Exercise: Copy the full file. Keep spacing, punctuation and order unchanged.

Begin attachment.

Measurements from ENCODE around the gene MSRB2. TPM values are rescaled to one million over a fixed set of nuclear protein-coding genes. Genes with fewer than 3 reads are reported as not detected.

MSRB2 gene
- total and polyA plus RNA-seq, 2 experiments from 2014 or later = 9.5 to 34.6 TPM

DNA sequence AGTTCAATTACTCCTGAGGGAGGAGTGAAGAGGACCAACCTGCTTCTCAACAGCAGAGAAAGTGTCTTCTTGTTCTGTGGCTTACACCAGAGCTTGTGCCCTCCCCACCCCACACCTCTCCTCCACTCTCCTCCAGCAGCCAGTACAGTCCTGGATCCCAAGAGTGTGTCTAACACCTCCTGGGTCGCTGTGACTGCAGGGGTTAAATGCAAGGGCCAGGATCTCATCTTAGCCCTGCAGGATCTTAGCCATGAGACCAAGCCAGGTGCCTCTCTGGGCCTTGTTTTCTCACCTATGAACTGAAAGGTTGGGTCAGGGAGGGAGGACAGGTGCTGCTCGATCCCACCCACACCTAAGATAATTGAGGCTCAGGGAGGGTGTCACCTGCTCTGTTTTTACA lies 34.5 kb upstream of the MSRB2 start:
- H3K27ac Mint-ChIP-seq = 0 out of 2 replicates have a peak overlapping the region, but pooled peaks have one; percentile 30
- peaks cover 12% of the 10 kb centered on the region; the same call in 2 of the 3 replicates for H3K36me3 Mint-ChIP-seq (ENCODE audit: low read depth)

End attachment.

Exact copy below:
Measurements from ENCODE around the gene MSRB2. TPM values are rescaled to one million over a fixed set of nuclear protein-coding genes. Genes with fewer than 3 reads are reported as not detected.

MSRB2 gene
- total and polyA plus RNA-seq, 2 experiments from 2014 or later = 9.5 to 34.6 TPM

DNA sequence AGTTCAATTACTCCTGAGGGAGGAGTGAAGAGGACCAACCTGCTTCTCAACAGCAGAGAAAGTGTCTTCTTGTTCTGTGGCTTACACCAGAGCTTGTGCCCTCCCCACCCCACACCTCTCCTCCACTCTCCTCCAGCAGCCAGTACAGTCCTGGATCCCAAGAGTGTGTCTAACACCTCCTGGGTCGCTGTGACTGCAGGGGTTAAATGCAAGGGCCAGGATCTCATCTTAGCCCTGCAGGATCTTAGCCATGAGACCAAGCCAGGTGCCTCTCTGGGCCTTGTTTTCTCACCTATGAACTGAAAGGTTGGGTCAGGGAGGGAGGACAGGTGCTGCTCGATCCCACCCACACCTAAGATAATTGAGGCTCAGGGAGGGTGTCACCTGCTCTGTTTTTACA lies 34.5 kb upstream of the MSRB2 start:
- H3K27ac Mint-ChIP-seq = 0 out of 2 replicates have a peak overlapping the region, but pooled peaks have one; percentile 30
- peaks cover 12% of the 10 kb centered on the region; the same call in 2 of the 3 replicates for H3K36me3 Mint-ChIP-seq (ENCODE audit: low read depth)